Facebook says it's changing its privacy controls yet again to make… (Dan Kitwood / Getty Images )
SAN FRANCISCO -- It’s déjà vu all over again for Facebook privacy.
Facebook says it's changing its privacy controls yet again to make them easier for users to understand.
One of the new features: privacy shortcuts that pop up on the right-hand side at the top of News Feeds that answer questions such as “Who can see my stuff?” You can also block someone with one click. Facebook is also rolling out a feature that allows people to more easily hide or remove posts that appear on their Timeline.
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Justin Brookman, director for Center for Democracy & Technology's Project on Consumer Privacy, said he thinks it’s positive that Facebook lets users know how to take steps to protect their privacy and “make sure their stuff is locked down the way they think it is.”
But, he said, “the constant motion of privacy settings can be confusing for folks.”
And Facebook users are going to need these new features because Facebook is taking away an important privacy setting that let users hide their Timeline from people who search for it.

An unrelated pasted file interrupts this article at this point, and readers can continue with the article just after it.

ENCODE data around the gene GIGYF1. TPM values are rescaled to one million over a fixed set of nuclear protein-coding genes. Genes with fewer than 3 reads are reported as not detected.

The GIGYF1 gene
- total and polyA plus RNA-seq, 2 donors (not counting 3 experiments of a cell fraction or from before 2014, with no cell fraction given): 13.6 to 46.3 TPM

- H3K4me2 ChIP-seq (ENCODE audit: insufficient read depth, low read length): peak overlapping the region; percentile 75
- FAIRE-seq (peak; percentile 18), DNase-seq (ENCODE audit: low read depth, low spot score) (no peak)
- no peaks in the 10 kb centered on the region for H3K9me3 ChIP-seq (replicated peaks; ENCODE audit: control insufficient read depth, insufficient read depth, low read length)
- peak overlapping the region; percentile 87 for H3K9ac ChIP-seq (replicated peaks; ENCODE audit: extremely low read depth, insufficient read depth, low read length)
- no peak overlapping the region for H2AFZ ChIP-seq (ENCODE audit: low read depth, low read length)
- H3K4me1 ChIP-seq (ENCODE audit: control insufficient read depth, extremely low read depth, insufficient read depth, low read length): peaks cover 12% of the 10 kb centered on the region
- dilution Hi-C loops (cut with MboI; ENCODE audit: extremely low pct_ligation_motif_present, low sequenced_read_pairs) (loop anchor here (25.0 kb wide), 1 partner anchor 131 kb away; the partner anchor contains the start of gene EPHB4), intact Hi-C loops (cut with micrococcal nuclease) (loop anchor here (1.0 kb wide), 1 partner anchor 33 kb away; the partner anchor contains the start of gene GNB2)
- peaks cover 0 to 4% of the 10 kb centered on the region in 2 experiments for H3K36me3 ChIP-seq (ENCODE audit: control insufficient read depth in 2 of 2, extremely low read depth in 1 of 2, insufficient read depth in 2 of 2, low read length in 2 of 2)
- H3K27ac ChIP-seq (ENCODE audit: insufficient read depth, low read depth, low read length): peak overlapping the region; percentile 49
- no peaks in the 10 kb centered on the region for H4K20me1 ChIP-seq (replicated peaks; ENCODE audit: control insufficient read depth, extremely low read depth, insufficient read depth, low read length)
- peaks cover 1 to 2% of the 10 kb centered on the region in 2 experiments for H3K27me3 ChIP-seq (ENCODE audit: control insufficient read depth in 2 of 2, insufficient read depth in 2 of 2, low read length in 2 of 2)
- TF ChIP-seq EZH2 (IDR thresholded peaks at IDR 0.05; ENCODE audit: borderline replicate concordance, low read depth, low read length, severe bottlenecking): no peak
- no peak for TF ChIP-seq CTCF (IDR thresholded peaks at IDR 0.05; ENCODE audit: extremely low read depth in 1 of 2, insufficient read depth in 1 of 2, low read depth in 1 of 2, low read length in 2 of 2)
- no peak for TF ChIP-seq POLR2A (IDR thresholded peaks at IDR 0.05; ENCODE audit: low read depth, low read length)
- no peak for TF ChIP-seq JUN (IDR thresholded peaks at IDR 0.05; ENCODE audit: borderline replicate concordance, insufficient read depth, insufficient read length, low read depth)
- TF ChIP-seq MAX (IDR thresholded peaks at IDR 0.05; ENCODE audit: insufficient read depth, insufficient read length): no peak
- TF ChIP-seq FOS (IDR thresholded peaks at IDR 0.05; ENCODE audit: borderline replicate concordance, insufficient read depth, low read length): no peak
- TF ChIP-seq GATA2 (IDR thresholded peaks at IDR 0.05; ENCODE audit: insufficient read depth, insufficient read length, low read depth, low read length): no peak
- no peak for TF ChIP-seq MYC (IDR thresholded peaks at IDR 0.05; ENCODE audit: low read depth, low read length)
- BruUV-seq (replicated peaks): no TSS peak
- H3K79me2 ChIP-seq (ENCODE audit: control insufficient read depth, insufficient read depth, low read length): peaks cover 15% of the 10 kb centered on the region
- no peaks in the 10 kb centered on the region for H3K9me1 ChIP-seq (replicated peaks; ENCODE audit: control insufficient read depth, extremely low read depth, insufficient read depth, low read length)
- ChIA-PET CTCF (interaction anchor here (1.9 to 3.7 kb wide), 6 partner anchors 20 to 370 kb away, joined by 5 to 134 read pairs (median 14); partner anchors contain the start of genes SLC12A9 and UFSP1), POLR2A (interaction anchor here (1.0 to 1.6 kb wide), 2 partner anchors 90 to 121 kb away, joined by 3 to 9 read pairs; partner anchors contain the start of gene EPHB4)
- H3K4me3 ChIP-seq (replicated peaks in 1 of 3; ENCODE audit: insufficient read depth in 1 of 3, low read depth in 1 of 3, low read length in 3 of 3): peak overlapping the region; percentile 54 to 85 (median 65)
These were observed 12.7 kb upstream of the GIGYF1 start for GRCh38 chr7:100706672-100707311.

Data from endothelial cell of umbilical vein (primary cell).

Facebook declined to explain why it was removing the feature, other than to say it was used by a small percentage of users and that it can be confusing.
But this fall at a technology conference Facebook Chief Executive Mark Zuckerberg gave a far more compelling reason to remove this privacy option: the company’s move into search. And search on Facebook right now is people trying to find other people. It’s not going to be a complete search experience if tens of millions of users don’t let themselves be found.
The removal of this privacy feature comes one week after Facebook said it would loosen restrictions on who can message you on Facebook.
"I would prefer for Facebook to leave more privacy protection options," Brookman said.
University of Washington law professor Ryan Calo said “preserving obscurity is the best way to protect privacy. This is an example of a company taking obscurity away.”
“It feels almost as though Facebook is trying to acclimate users -- even recalcitrant ones -- to a world of personal transparency,” Calo said.
Jeffrey Chester, executive director of the Center for Digital Democracy and a frequent Facebook critic on privacy issues, questioned if the removal of the privacy feature violated the terms of a privacy settlement Facebook reached with the Federal Trade Commission.
“Facebook’s vision of its member base is a bunch of people naked, exposed and targeted at will by anyone who wants to do so,” Chester said. “We are going to urge the commission to look at this closely.”
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